Grasping genetics: ‘Improved’ animals are like elite athletes or racing cars


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 © istock/VasilySmirnov
© istock/VasilySmirnov

Related tags Nutrition Metabolism

Industry needs to better understand the genetic differences behind high performing, selectively bred animals when developing feed, say scientists. 

Animals can be selectively bred to grow faster, grow to a specific size or even digest food better, among other things, but what most programs all have in common is the goal of feed efficiency. 

Dr Kim Bunter, senior scientist for the Animal Genetics and Breeding Unit at University of New England, Australia, said it was vital feed manufacturers and others working with these ‘improved’ animals, better understood animal genetics. 

“If you don’t understand genetics, you tend to have the global view that ‘one diet fits all’, at least within a class of animals,”​ she told FeedNavigator. “If you understand genetics, or even just the nature of variation between individuals - whether it be genetic or environmental in origin, then perhaps targeted or customized diets for animals would have more meaning.”​ 

Customized shortfall?

Bunter said that whilst the animal sector had customized diets for classes of animals – with differences in weaner, grower and lactation diets, for example – industry had yet to truly customize for “high performing animals within that class”.

Animal longevity, she said, was an issue across industry with mortalities, lameness and culling for poor conditions commonplace, and this was something she believed could be remedied with improved, customized diets. 

“Dairy, pigs and poultry in particular have made enormous genetic changes and it is within these species we also see these issues. Some of this is genetic, but I have no doubt that some of it could be better managed, including dietary issues.” 

Professor Dorian Garrick, chief scientist of the Institute of Vet, Animal and Biomedical Sciences at Massey University, New Zealand, agreed industry could and should adapt when working with improved stock. 

“Generally speaking, improved animals of any species are more like racing cars than family vehicles and are therefore more sensitive to having the right kind of fuel,” ​he said. 

Because genetics were vital in dictating things like body composition, growth and metabolism, Garrick said feed for animals genetically selected had to be customized accordingly.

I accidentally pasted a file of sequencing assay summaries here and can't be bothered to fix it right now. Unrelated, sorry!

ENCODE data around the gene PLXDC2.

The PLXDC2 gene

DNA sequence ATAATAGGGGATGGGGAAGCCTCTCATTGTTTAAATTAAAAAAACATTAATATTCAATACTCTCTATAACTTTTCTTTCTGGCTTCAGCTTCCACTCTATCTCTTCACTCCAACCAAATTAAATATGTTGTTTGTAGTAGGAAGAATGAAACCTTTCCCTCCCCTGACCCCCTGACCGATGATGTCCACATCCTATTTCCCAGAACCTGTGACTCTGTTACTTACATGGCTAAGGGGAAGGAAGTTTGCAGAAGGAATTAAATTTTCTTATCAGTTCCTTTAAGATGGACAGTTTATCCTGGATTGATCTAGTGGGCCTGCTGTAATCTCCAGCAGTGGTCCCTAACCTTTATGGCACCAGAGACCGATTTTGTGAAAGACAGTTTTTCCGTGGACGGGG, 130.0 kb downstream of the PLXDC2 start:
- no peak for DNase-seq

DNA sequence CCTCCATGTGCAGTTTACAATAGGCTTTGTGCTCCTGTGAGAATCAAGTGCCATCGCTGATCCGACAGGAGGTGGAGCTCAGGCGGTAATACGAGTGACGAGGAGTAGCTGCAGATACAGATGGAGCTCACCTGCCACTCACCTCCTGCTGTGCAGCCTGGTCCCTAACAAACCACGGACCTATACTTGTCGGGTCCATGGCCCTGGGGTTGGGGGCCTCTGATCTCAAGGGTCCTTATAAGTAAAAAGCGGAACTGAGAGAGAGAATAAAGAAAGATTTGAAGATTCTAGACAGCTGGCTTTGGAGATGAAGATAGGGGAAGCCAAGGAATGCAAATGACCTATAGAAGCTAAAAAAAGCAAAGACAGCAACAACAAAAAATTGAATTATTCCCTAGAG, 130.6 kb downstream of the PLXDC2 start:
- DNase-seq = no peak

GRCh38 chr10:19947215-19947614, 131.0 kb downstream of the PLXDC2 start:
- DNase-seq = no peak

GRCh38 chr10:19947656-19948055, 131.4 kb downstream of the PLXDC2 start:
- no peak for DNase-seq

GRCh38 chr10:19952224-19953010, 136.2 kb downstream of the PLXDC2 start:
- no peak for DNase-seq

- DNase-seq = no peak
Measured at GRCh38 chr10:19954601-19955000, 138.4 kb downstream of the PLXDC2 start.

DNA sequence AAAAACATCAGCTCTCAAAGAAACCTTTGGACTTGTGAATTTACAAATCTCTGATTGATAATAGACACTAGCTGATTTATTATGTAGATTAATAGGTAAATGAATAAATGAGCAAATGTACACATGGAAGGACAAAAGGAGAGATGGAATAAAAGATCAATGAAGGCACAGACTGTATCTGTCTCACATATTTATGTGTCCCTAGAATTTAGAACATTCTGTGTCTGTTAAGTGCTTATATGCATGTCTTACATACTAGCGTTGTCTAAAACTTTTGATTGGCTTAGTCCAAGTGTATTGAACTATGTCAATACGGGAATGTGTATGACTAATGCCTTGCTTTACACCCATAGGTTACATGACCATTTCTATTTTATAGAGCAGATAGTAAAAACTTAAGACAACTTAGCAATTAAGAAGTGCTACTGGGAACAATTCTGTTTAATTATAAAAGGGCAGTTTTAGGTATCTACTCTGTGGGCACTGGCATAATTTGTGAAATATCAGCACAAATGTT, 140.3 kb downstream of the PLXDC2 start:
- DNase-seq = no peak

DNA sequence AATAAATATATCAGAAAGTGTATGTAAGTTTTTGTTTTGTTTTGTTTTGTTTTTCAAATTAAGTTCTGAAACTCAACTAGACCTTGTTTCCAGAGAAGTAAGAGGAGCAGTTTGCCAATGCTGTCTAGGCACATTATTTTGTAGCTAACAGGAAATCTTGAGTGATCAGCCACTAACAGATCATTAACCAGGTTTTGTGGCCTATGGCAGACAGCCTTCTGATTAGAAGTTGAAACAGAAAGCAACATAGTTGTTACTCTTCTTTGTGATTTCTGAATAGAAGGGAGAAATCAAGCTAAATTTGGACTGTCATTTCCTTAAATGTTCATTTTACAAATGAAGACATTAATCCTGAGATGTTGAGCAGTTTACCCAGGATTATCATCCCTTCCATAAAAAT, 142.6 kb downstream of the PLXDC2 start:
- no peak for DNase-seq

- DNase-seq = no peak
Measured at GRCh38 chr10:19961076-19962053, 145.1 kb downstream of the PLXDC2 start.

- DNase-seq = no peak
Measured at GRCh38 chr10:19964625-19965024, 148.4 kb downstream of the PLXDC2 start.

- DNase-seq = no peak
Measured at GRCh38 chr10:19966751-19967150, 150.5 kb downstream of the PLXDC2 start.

Genes controlled a number of very specific aspects within the animal - protein synthesis to produce muscle; the rate protein was deposited throughout the animal’s body; the rate fat or lipids were deposited; and how much the animal wanted to eat. 

Elite athletes wouldn’t eat junk food

Bunter said with any body composition changes through genetic selection, came altered nutritional needs.

“Perhaps a good example from a human perspective is that an elite athlete - who has created high muscle, low fat by training – does not remain elite for very long if they live off McDonald’s, because while their calorific needs might be met by simply increasing intake, other requirements won’t be. Most move into higher protein, higher antioxidant style diets.”

However, she said some athletes had to eat more than others to sustain a constant weight and composition, and the same applied to animals.

Metabolizable energy (ME) and protein intake, as well as macro and micronutrient needs could all differ, she said, and so changing requirements and variability amongst individuals was something industry had to contend with.

Amino acid adjustments

Garrick said one specific requirement change for improved animals was the amount of amino acid needed – an organic compound that assisted and optimized protein deposition.

Levels, he explained, had to be adjusted accordingly to achieve maximum protein deposition but had to also consider increased voluntary intake common amongst improved animals.

Restricting feed could help, he said, but this proved costly because the animal then took longer to reach harvest weight. Feed alterations, if timed well, were a better option to manage amino acid intake, and other nutrient intakes, in improved animals, he said.

“Since the requirements change with age, it is more cost effective to have diets that meet no more than the exact requirements at a particular age and physiological status.

“…The most cost effective diets will vary over the lifetime and metabolic status of the animal,”​ he said.

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